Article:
A top-secret file from the private papers of Ernest Bevin, Foreign Secretary, which had been ordered to remain closed for a century, was opened at the Public Record Office in Kew.
German diplomatic papers found at Schloss Marburg by the American occupiers in May 1945 had showed up the Duke's ambivalent attitudes to a continuation of the war - sympathies which had encouraged the SS to launch "Operation Willi", with a view to luring him on to Spanish territory, where he would have been kidnapped. Other private papers relating to the Duke's peace- feelers are believed to have been smuggled from the home of the Royal Family's German cousins at Schloss Coburg by the spy Anthony Blunt. (They may surface after the century set for release of the abdication papers.)
A dramatic personal testament to the Duke's indiscretions was revealed yesterday in a minute sent to the Foreign Office via the Lisbon embassy in April 1943. A Count Nava de Tajo, described as "an agreeable young Spaniard" who was formerly an employee of the League of Nations, had told an embassy official that the Duke had "expected the British Cabinet to resign in the near future and expected to see the creation of a Labour government which would enter into negotiations with Germany. He expected also that King George VI would abdicate, following a virtual revolution brought about by the fact that the ruling classes had utterly disgraced themselves and that he, the Duke of Windsor, would be summoned to return to England to occupy the throne."
De Tajo continued: "HRH also spoke of how England would become the leader of a coalition consisting of France, Spain and Portugal while Germany would be free to march against Russia."
The report went on: "HRH said at dinner, I was got rid of by the Tories, and expressed himself with some force about the present Queen of England [the Queen Mother] whom he termed `an ambitious woman'."
In a plea to Clement Attlee, the Prime Minister, to have the Windsor file exempted from the release of German war-time documents, Bevin urged the objective "to try to persuade United States government to co-operate with us in suppressing the documents concerned. They would possess the highest publicity value on account of the personalities involved and the types of intrigues described. Any disclosure would in my opinion do grave harm to the national interest."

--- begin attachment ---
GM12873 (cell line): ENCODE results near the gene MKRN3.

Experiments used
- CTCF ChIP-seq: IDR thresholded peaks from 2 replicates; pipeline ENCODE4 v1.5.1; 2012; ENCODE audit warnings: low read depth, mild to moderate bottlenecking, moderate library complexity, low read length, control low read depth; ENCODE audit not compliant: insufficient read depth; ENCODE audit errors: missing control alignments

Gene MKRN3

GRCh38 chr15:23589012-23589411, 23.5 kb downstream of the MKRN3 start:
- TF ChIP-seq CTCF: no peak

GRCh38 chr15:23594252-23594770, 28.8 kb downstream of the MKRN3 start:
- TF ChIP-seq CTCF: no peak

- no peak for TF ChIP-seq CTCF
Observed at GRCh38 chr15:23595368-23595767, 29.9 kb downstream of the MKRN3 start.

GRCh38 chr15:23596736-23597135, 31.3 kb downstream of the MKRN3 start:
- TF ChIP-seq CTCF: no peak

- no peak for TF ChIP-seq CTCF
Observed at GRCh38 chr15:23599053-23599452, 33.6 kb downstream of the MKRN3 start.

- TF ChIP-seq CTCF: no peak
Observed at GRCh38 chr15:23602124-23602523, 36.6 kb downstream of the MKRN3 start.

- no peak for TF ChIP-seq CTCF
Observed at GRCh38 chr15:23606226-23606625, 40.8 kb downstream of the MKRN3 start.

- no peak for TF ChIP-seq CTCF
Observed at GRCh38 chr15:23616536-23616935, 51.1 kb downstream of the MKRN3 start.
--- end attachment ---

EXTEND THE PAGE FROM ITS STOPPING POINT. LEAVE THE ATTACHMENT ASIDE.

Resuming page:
Bevin said that a diplomatic initiative with the American occupation authorities was not enough. "We should go [to] the lengths of asking the US government whether it would be willing that the file should be destroyed or at least handed over to us for safe-keeping."
The US State Department, through Britain's ambassador to Washington, Lord Halifax, put Bevin in his place. "It appreciates the reasons which prompt the British government to wish to restrict circulation of certain documents but it cannot discount the importance to the history of the war of the German manoeuvres for a negotiated peace at that time. It would be unlawful for the secretary of state to authorise delivery of them to the British government."
Judge Jackson, the American prosecutor at the Nuremberg trials did, however, go along with a cover-up by promising not to raise the Windsor issue at the hearings.
The papers show that Churchill made overtures to find the duke a role as an ex-officio diplomat, a plan crushed by Bevin after an interview with the king. Attlee was told on 13 October 1945 that the King asked Bevin about the possibility of the Duke of Windsor being made ambassador to Washington. Bevin replied that he didn't think "HRH should be given such employment". "The King", said the memo, "expressed satisfaction with the arrangement." Archibald Clark-Kerr, who was given the appointment, was told bluntly: "this is to warn you in case HRH approaches you on the matter [of an appointment]. He should be given no encouragement." Clark- Kerr was told to burn the telegram.
The pattern of the Duke's future life, with its extravagance and peregrinations, emerged as soon as Germany surrendered and the concern it caused a Labour government presiding over an austerity programme is vividly caught. The Treasury asked the Cabinet for approval for an overdraft of pounds 5,000 which the Duke had asked to be forwarded to his Paris account at Lloyds Bank.
Pierson Dixon, senior diplomat at the Foreign Office, minuted: "The Treasury explain that there is no exchange problem involved but they naturally feel hesitation about the large sums of money being made available to the Duke in France when ordinary British subjects there are severely restricted. It is reasonable I think that the Duke and Duchess should have ampler facilities than an ordinary British subject. It is really a question of degree. If they now proceed to live on an extravagant scale, going in for large scale entertaining and spending large sums on the decoration of their house, there is bound to be criticism..."